hMSH2 is required for ATR recruitment to nuclear foci during cisplatin treatment. A, dual immunofluorescence of ATR and γ-H2AX. Wild-type and hMSH2−/− MEF cells were either left untreated or treated with 20 μm cisplatin ...

We further examined ATR nuclear foci formation in hMSH2 knockdown HEK cells. Cisplatin treatment for 6 h induced ATR nuclear foci in 74% of control shRNA-transfected cells but in only 28% hMSH2 shRNA-transfected cells (Fig. 3C and supplemental Fig. S4). To validate the immunostaining results, chromatin was isolated to analyze chromatin-bound ATR by immunoblot analysis. After 2 h of cisplatin treatment, a marked association of both ATR and hMSH2 with the chromatin was observed in wild-type cells, which was blocked in hMSH2−/− cells (Fig. 3D). The results suggest that hMSH2 is required for the recruitment of ATR to nuclear foci during cisplatin treatment to trigger DNA damage signaling.

hMSH2 Recruits ATR to Nuclear Foci Independently of 9-1-1, Rad17, and RPA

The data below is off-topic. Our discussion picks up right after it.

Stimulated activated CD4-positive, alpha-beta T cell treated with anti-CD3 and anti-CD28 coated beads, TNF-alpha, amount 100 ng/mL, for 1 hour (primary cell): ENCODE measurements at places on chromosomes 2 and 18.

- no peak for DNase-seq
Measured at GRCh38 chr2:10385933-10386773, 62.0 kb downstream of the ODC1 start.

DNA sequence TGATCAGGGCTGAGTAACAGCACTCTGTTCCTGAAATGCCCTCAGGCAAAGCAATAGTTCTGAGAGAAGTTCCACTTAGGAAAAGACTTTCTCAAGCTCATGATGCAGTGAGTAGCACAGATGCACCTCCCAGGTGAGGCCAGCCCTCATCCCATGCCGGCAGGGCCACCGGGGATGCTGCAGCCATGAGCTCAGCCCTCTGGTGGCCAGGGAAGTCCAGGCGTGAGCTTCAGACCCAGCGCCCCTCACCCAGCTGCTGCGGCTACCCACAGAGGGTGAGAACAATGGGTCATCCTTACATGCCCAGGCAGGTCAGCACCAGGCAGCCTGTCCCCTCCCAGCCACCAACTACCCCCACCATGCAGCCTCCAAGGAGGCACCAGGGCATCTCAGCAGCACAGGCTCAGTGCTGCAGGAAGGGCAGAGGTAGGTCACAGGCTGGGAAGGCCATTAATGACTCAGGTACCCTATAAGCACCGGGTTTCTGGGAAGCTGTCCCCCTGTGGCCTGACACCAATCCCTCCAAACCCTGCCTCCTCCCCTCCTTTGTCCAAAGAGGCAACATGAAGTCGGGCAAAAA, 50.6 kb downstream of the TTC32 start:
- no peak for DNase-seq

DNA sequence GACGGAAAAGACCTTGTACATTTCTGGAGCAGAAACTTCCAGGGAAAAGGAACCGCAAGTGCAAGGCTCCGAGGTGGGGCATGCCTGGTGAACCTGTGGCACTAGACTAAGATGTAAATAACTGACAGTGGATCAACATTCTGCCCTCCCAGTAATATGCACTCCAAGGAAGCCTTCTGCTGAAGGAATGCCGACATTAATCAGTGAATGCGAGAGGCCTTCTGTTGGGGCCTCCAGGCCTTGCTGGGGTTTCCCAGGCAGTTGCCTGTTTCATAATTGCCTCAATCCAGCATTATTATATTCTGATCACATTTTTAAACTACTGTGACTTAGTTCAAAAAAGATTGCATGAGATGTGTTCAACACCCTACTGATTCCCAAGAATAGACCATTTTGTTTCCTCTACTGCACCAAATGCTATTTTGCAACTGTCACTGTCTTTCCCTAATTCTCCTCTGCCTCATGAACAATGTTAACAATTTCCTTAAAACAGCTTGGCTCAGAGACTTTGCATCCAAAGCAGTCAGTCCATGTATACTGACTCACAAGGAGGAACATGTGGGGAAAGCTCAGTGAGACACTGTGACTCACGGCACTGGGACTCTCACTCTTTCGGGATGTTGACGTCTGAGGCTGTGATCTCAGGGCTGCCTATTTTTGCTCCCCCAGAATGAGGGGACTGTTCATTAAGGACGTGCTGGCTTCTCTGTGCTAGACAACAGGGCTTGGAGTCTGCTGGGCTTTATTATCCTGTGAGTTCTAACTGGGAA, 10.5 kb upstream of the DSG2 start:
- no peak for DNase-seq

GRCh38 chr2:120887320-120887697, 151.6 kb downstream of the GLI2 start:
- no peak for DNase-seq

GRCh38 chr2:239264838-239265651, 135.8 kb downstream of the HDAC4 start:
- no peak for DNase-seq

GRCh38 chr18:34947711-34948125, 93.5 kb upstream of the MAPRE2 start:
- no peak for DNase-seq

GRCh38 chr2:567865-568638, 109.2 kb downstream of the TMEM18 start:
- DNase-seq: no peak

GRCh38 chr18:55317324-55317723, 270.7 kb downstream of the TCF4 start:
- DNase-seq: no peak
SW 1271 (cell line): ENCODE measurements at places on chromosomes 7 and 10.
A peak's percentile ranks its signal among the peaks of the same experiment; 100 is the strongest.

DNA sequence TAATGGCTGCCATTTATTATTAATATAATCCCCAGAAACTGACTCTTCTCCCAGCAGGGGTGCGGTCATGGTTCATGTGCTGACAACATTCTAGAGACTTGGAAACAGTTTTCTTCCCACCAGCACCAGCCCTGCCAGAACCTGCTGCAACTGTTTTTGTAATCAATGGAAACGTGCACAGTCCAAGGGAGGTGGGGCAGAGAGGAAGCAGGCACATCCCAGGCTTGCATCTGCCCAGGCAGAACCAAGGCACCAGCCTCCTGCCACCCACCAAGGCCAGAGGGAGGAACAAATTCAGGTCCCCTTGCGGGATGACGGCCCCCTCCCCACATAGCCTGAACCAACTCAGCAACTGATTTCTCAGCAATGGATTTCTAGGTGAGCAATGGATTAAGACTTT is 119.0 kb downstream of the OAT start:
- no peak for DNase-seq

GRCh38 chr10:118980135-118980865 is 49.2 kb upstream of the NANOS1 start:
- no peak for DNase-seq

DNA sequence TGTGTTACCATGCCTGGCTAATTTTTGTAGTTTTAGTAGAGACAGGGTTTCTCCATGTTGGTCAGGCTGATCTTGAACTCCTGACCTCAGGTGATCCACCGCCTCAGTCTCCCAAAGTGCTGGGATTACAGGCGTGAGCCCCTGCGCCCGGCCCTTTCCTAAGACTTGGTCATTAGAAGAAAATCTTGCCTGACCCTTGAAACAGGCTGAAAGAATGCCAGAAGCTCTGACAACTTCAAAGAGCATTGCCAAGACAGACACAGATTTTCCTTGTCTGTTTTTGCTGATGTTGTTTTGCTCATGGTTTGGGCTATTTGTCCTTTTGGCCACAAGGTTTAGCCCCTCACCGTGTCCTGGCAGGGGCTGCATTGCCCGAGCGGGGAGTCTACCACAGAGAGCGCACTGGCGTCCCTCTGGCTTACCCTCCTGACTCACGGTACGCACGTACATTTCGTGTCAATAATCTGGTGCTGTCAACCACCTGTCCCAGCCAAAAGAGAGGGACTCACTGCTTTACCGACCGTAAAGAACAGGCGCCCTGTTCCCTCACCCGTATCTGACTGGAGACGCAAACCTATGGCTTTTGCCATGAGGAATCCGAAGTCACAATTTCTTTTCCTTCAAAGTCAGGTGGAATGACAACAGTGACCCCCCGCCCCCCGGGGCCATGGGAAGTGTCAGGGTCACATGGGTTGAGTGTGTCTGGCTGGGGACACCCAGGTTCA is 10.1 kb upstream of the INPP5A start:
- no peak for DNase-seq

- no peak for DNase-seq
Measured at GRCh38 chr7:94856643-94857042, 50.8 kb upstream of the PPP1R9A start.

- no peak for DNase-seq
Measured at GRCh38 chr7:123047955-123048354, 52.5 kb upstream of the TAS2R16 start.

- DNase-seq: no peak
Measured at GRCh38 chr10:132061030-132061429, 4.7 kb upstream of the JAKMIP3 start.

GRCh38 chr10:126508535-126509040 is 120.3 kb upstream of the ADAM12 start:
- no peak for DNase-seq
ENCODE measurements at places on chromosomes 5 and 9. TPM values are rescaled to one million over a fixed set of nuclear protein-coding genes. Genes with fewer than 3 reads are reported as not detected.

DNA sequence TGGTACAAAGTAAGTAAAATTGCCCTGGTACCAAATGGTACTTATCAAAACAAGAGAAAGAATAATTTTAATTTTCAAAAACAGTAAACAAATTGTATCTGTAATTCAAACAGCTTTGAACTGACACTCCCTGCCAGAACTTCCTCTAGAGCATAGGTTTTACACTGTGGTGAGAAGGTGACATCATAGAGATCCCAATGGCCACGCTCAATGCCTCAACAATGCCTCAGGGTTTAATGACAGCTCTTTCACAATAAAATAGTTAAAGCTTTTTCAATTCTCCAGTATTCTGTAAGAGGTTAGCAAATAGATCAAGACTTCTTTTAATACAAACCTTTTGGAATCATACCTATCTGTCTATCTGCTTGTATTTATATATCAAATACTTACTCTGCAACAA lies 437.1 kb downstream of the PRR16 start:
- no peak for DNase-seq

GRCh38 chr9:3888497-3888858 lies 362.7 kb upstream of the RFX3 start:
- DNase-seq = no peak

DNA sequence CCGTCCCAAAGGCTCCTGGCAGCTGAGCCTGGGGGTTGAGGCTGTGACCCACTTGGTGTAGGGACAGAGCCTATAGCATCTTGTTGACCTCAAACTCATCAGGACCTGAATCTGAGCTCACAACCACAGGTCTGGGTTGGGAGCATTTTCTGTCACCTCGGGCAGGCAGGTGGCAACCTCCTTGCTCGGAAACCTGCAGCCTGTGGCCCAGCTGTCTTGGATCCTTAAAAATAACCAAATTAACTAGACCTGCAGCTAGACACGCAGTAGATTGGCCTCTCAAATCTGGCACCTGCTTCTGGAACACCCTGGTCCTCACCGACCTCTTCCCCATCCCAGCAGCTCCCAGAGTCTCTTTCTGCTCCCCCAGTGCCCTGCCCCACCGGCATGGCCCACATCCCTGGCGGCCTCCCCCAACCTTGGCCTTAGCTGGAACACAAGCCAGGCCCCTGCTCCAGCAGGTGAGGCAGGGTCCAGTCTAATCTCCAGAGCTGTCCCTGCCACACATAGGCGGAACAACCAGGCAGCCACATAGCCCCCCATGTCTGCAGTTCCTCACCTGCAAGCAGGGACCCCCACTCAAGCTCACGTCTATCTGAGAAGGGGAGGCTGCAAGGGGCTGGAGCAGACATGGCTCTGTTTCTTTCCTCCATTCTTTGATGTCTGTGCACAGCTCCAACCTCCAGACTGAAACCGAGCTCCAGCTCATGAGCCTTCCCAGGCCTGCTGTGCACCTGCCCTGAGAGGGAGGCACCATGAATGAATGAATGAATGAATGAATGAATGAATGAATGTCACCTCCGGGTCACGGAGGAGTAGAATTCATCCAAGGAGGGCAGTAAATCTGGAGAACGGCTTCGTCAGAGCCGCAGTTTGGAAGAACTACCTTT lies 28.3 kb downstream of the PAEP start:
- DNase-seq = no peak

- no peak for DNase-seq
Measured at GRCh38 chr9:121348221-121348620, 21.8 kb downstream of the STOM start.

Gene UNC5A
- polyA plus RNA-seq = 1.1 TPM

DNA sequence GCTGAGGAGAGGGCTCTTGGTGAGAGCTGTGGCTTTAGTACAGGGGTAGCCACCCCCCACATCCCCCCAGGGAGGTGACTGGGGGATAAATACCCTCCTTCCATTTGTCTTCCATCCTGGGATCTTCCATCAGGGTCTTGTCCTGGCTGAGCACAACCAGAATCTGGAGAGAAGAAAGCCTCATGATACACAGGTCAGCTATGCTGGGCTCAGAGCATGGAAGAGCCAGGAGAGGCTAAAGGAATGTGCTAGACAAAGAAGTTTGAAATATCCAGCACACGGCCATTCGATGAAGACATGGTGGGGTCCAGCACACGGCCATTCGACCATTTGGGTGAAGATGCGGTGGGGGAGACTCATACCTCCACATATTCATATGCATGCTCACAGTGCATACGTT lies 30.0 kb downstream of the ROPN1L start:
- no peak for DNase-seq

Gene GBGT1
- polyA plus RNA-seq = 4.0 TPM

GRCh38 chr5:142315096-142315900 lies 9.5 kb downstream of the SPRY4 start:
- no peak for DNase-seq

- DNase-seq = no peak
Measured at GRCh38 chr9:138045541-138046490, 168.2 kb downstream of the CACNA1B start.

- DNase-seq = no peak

In the canonical pathway of ATR activation, the single-stranded DNA-coating protein RPA binds and recruits ATR/ATRIP to processed DNA damage sites, whereas Rad17 loads the 9-1-1 complex. 9-1-1 recruits TopBP1, which then interacts and activates ATR (1, 5, 8). A role for hMSH2 in this pathway is unclear. To address this, we first determined whether hMSH2 mediates Rad17 or 9-1-1 loading to nuclear foci during cisplatin treatment. In wild-type cells, over 70% of the cells formed ATR nuclear foci during cisplatin treatment, but only 20–30% displayed Rad9/Hus1/Rad17 nuclear foci (Fig. 4A and supplemental Fig. S5). Importantly, the formation of ATR nuclear foci, but not Rad9/Hus1/Rad17 nuclear foci, was suppressed in hMSH2−/− cells (Fig. 4A and supplemental Fig. S5). Moreover, knockdown of hMSH2 in HEK cells did not block the formation of 9-1-1 and Rad17 nuclear foci during cisplatin treatment, although the formation of ATR/ATRIP nuclear foci was attenuated (Fig. 4B). These results suggest that hMSH2, although essential for ATR recruitment, does not mediate Rad17 or 9-1-1 loading to the DNA damage sites under the experimental condition. We then determined the role of 9-1-1 proteins in cisplatin-induced ATR nuclear foci formation. Knockdown of Rad9 and Hus1 (confirmed in supplemental Fig. S6) had little effect on ATR nuclear foci formation, whereas a marked inhibition was demonstrated for hMSH2 knockdown (Fig. 4C). These data suggest that hMSH2 might regulate ATR activation in a 9-1-1 complex-independent manner.